Looking at and looking in
Jealousy – that’s the reason for this post. All the “likes” are going over to 2C2V. So I decided to chime in and do some Monday Window fun here. But, but, up in the header it says “chats and tips about photography”. This is a chat — not enough? OK, I’ll think of some tip. Let me look through my archives and notes.
Ah ha, here it is. Some photos I took for a photography course. Take a look at this photo:
You can see the windows reflect the sky beautifully. When light is reflected on a smooth surface like glass or water, especially at shallow angles like here, the reflected light is strongly polarized. No, I won’t go into the physics. With strong reflections our photographs loot at the window, and not in the window. That can make for wonderful images, but what if you want to look in?
This is where the polarizing filter comes in. You rotate the filter so the polarized light is either strongly passed through or strongly suppressed. In fact the photo above was made with a polarizing filter on the lens. It was set to maximize the reflection. No turn it ninety degrees and here is the result:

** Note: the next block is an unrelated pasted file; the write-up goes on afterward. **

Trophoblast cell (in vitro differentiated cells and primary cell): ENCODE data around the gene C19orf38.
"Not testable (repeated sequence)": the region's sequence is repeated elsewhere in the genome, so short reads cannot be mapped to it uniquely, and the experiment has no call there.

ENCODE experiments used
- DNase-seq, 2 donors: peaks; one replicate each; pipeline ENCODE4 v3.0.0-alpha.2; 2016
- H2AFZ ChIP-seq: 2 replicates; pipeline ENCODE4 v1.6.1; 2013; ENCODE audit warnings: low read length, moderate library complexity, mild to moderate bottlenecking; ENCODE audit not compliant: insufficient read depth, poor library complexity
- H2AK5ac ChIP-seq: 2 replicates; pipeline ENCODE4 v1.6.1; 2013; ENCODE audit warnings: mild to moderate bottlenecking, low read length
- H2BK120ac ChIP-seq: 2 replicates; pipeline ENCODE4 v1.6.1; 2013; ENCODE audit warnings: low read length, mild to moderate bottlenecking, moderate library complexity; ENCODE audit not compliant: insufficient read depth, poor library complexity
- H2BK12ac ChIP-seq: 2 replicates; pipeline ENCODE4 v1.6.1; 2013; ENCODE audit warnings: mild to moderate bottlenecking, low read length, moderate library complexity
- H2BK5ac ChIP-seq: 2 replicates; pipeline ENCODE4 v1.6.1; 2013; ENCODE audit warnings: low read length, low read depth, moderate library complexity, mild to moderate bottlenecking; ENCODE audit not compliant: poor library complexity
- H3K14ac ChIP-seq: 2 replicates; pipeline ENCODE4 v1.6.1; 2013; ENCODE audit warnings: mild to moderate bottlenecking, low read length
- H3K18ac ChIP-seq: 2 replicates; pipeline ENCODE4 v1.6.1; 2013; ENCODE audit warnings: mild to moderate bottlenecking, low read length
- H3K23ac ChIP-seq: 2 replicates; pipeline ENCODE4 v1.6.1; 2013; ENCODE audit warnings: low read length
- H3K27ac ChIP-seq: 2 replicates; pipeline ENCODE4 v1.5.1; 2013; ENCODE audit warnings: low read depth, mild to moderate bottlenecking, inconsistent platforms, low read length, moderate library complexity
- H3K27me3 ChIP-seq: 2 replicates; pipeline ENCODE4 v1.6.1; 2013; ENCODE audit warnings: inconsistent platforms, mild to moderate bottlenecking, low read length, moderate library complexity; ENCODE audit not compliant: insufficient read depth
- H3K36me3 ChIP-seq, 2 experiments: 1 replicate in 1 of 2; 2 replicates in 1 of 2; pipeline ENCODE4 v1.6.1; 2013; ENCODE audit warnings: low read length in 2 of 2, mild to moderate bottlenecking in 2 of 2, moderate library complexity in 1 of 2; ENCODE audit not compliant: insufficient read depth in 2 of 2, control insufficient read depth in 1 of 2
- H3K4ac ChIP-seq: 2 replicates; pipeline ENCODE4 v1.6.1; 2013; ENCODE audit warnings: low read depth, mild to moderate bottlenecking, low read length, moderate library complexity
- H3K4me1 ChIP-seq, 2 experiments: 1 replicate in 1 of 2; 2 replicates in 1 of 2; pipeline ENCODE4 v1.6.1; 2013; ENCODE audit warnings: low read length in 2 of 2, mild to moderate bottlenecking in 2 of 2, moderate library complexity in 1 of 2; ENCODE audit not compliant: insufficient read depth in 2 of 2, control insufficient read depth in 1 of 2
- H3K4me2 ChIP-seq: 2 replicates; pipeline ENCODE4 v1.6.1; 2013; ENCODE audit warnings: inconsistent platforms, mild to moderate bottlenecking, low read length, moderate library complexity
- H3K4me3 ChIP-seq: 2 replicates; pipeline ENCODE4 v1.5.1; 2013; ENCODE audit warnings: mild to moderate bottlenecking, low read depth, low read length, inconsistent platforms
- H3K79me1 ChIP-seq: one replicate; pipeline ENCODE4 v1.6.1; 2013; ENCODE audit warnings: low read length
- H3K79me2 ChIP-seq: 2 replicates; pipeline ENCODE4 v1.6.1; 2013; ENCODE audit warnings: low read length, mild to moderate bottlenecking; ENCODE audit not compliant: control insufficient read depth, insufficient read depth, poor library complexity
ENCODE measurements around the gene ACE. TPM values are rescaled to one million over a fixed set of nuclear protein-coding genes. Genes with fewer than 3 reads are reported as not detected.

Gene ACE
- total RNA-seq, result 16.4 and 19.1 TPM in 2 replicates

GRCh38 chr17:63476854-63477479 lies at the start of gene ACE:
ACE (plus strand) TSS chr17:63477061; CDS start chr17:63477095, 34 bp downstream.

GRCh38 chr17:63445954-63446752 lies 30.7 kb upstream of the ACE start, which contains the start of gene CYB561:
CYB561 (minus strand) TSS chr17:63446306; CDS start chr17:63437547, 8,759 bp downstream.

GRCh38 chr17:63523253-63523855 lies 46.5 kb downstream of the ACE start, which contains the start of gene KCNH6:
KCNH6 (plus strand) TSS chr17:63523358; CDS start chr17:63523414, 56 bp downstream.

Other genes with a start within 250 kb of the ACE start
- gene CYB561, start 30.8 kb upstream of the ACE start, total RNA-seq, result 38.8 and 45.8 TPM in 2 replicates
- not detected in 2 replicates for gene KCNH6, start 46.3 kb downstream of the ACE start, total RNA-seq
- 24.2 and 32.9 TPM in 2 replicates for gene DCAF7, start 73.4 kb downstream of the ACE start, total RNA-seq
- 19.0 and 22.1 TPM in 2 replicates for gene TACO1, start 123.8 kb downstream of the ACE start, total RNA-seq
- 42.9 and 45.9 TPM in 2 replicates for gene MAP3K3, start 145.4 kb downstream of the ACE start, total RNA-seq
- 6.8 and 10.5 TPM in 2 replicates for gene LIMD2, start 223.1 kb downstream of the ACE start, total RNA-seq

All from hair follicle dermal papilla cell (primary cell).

Now much of the reflected light is stopped an we can look into the windows. You can see that it makes quite a difference, but it is not perfect.
What if you don’t have a polarizing filter? I did use the word “angle”. Yes, the angle at which you look at the reflecting surface makes quite a difference. Another thing that might be under your control is what is reflected. Bright sky will show up strongly. Seeing the reflection of a dark building might be so low that it is hardly noticeable. So changing your position might make all the difference. Of course it all depends on what you are after, looking in or looking at.
Here are a couple of photos showing the difference your position can make.
Well, that’s my little tip for you. Hope you also enjoyed the pictures.
Also see my Monday Window series
© 2016 Ludwig Keck